SOUTH BEND – A close friend and ally of Nigerian Cardinal John Onaiyekan, an ecclesial giant on the African continent who’s now set to retire, says he’ll be remembered as a kind man with a heart for the poor, as well as a pastor who knew how to bridge religious and ethnic divides in a culture where such differences easily can turn deadly.
In an interview with Crux, Father Paulinus Odozor, a Nigerian moral theologian at Notre Dame and a longtime friend of Onaiyekan, said the cardinal has been “a unifying factor both in the Church in Nigeria and in Nigerian society at large.”
Odozor also spoke of the clerical sexual abuse crisis, saying that despite some voices in Africa dismissing the scandals as a largely Western issue, it’s recognized as a real problem in Nigeria even if cases may be handled somewhat differently.
As for Onaiyekan, Odozor said one of his greatest strengths over the quarter-century he’s led the capital city in Africa’s most populous nation is his ability to make friends.
“He has friends and connections with everybody, from Sokoto [in the far north of the country] to Bonny [in the far south]. From east to west, he knows people who respect and admire him. Whenever he’s around, they treat him like one of the family. That’s very rare.”
Odozor recalled the global firestorm created by a Danish newspaper in 2005 when it published a series of satirical editorial cartoons about Mohammed, the founder of Islam, leading to the slaughter of hundreds of people throughout the world, including an estimated 200 casualties in Nigeria.
According to Odozor, without Onaiyekan things could have been much worse. As things began to heat up, he said, “Nigerian Muslims were getting restive,” at a time when Odozor was in Abuja visiting his old friend.
“For some reason, the Ambassador of Israel felt he needed to speak with Onaiyekan, so he tracked him down. The ambassador came, and they were talking and talking.” Shortly after, he said, the Palestinian Liberation Organization representative in Nigeria also paid the cardinal a visit.
Following those visits, Onaiyekan phoned the Sultan of Sokoto, the supreme spiritual leader of Muslims in Nigeria, and the two issued a joint statement insisting the fiasco was not a Muslim-Christian issue, but rather “just some silly person doing some silly thing,” Odozor said, adding that this statement “calmed the country down.”
“Whenever there have been conflicts, people would want him to say something, do something as if once he talked everything would calm down, as if he had a magic wand,” Odozor said, noting that it “often worked.”
Now 75, Onaiyekan was born in 1944 in Nigeria’s Kogi State into an ethnically Yoruba family. In 1980 Pope John Paul II made him a member of the International Theological Commission, the main advisory body to the Vatican’s Congregation for the Doctrine of the Faith. He was named Bishop of Ilorin in western Nigeria and then Coadjutor Bishop of Abuja in 1990. Four years later he became the capital city’s first archbishop when it became an archdiocese, and he became a cardinal under Pope Benedict XVI in 2012.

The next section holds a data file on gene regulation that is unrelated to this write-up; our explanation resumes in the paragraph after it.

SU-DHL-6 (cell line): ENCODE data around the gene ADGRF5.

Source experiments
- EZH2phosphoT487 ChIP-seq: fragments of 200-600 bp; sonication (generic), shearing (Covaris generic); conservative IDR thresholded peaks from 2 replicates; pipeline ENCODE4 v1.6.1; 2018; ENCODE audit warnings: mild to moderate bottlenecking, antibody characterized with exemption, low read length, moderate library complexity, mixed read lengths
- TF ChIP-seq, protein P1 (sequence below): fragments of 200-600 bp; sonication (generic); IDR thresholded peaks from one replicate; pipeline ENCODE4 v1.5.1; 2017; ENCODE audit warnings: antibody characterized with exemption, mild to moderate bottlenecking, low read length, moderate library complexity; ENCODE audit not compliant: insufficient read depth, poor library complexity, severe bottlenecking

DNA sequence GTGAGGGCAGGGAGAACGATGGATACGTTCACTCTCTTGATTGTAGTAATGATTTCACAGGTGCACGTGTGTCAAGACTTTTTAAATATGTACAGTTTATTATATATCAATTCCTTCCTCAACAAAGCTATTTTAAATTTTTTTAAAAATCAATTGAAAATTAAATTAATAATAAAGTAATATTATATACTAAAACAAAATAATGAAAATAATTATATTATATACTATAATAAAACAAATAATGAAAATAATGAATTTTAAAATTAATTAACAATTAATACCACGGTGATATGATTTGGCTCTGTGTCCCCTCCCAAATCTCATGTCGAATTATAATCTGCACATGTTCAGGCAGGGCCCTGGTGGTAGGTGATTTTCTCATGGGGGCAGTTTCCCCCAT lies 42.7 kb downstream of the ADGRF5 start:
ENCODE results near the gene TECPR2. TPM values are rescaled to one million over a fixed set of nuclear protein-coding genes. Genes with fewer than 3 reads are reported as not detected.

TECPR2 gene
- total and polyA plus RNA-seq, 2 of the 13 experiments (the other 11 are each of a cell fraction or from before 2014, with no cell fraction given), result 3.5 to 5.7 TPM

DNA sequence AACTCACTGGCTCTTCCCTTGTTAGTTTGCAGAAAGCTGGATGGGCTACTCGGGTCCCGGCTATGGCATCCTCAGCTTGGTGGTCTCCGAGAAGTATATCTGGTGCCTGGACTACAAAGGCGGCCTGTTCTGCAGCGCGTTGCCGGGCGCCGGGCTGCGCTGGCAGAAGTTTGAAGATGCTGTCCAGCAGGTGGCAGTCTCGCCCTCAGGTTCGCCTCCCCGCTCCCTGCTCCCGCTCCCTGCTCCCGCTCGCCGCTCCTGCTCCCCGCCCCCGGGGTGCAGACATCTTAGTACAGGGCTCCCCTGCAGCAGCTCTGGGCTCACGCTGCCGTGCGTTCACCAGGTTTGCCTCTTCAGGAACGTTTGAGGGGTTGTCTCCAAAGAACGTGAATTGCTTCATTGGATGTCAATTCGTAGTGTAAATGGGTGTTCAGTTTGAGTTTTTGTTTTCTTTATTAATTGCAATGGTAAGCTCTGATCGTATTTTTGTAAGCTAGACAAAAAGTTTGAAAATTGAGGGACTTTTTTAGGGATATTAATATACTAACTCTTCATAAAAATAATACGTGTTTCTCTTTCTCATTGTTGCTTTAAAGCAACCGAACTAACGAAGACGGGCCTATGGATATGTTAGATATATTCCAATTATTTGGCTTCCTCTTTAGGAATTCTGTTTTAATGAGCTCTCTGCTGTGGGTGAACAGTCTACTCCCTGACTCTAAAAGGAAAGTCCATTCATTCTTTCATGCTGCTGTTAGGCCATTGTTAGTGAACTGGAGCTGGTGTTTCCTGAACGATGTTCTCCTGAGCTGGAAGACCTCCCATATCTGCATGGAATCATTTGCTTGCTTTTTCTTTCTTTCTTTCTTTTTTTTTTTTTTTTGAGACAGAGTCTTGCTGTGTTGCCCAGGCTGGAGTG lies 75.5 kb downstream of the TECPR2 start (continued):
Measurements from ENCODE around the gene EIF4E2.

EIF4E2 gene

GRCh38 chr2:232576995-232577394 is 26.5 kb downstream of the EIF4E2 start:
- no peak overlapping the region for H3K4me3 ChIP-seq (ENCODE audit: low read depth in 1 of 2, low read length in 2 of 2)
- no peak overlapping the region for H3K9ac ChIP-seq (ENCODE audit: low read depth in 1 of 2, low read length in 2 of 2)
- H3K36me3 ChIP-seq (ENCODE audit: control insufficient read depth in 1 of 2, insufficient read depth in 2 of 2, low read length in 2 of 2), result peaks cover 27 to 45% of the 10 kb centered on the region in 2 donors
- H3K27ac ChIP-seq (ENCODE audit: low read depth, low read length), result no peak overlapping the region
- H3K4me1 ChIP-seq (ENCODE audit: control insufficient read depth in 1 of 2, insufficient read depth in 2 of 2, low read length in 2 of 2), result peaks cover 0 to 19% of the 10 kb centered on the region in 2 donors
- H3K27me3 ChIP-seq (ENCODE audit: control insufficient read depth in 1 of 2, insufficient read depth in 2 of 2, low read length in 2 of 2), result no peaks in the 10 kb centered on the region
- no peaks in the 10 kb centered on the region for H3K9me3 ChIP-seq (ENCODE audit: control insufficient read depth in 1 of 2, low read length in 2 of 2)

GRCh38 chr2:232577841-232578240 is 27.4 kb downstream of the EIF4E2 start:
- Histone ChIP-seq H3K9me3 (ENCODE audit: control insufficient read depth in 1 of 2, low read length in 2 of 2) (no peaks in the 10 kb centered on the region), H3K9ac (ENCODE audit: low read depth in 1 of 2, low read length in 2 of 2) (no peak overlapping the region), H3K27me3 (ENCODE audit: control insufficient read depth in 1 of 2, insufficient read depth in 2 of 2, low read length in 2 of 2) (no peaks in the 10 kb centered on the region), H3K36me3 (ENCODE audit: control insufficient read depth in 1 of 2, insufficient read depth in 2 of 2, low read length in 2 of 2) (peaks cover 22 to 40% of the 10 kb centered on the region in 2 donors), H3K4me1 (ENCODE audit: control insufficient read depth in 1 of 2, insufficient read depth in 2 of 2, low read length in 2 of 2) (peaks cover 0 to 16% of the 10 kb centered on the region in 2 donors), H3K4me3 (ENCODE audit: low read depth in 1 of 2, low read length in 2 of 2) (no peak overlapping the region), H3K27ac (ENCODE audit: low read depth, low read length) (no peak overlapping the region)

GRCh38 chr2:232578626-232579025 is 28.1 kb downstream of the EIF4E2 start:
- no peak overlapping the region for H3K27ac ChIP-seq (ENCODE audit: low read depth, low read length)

On March 11, Pope Francis appointed Archbishop Ignatius Kaigama, previously of Jos, as Coadjutor Archbishop of Abuja, meaning he’ll eventually take over from Onaiyekan. Though no timetable has been announced, observers expect the transition probably will take place by the end of the year.
Odozor praised Onaiyekan not only for the bridges he built on both a religious and political level, but as a kind man attentive to the poor and to his parishes.
Pointing to Onaiyekan’s successor, Odozor called Kaigama a “seasoned pastor” who will bring vast experience especially in interreligious dialogue, as he worked closely in growing not only Catholic-Muslim relations during his time in Jos, but also relations among different ethnicities.
“He is someone who has experience in these matters and everybody expects that he will bring that experience to the national stage,” he said, adding that “we have high hopes that the Abuja diocese, basically the center of the Nigerian Church, is in good hands. Younger hands, but good hands.”
One of the issues Kaigama will almost certainly be forced to address is the global clerical abuse crisis.
In Nigeria, the overall attitude toward the scandals “is basically one of horror,” Odozor said, adding that it’s “a very universally shared attitude.”
He said Nigerian bishops have already implemented directives on child protection.
“I can tell you that people are aware of this problem, and to the extent that they can, they are making sure that whoever had this problem is removed from ministry and secondly, that whoever has had tendencies to harm children or minors is not allowed into ministry,” Odozor said.
He added that most Nigerian prelates generally believe abuse is “a human problem” rather than a Western one.
“Sometimes people think that because Africans are not shouting on the rooftops about this that they are not worried that this is an issue or that they are not taking this seriously. That’s not the case,” Odozor said, adding that he personally knows bishops who have faced cases and dealt with them “swiftly.”
Yet, he said, approaches to handling the problem might differ, with some engaging in a more public process and others preferring a “quiet” process of dismissing a priest from the clerical state. He said he’s aware of one or two recent cases of this sort of laicization in Nigeria.
However, Odozor stressed that no matter what precautions are taken, “there can never be a 100 percent foolproof safeguard.”
“Everybody, including people in Nigeria I know, think that even one case of this anywhere is one case too many,” he said.